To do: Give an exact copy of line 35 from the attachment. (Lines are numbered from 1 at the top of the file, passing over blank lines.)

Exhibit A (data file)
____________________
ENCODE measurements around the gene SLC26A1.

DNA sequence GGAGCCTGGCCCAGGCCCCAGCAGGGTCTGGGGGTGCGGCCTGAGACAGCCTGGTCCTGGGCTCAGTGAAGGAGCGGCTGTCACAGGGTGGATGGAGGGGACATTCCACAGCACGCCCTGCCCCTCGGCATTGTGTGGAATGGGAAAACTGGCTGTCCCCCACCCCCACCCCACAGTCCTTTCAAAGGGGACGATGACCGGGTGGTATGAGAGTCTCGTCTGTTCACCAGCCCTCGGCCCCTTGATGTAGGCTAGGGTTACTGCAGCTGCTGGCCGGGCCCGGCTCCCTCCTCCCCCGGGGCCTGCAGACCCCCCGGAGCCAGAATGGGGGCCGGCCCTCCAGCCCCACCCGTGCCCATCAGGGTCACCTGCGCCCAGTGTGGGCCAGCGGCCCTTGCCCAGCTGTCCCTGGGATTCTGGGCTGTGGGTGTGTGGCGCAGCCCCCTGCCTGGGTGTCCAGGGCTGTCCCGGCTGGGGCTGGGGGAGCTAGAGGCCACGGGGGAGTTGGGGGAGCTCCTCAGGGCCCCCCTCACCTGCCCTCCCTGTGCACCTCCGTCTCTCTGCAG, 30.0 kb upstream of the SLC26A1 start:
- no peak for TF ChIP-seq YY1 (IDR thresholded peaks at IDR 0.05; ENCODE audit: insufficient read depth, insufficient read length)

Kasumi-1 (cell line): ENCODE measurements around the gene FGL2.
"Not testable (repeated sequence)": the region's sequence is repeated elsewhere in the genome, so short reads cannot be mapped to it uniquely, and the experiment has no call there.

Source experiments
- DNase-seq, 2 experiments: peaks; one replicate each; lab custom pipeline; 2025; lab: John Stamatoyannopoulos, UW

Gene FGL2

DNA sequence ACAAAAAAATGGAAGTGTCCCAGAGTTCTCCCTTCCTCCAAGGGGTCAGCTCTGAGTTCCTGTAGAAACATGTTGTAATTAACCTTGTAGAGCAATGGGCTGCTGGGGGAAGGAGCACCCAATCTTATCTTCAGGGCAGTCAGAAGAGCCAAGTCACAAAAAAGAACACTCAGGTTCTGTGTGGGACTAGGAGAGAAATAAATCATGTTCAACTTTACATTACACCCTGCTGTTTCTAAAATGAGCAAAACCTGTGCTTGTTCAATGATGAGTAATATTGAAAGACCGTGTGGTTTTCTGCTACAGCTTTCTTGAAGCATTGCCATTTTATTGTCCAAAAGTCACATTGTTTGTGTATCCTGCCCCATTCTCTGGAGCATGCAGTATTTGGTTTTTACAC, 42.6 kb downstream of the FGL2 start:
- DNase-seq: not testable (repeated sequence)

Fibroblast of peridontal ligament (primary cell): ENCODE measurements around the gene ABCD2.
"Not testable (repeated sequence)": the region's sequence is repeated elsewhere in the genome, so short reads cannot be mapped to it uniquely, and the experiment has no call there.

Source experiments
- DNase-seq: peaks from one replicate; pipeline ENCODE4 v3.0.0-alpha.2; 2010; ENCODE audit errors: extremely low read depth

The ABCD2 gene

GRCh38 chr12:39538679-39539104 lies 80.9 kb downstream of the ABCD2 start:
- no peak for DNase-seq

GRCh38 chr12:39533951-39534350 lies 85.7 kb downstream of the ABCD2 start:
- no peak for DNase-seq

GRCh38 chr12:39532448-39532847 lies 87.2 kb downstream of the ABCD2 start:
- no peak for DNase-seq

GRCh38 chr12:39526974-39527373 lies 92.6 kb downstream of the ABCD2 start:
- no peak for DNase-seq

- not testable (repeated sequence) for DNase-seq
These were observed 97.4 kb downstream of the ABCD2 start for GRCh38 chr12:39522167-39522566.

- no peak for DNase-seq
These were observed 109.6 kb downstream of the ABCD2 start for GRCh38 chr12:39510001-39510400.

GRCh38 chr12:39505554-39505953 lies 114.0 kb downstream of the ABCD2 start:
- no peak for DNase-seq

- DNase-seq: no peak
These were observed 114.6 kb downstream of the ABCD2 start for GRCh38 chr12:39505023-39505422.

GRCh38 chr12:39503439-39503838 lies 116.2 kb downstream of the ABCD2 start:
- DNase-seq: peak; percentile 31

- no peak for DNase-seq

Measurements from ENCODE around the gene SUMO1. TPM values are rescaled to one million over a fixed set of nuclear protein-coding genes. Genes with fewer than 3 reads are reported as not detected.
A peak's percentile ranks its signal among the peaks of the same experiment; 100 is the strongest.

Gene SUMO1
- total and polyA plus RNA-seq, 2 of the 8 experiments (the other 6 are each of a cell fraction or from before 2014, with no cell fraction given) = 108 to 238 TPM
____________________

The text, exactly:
Measurements from ENCODE around the gene SUMO1. TPM values are rescaled to one million over a fixed set of nuclear protein-coding genes. Genes with fewer than 3 reads are reported as not detected.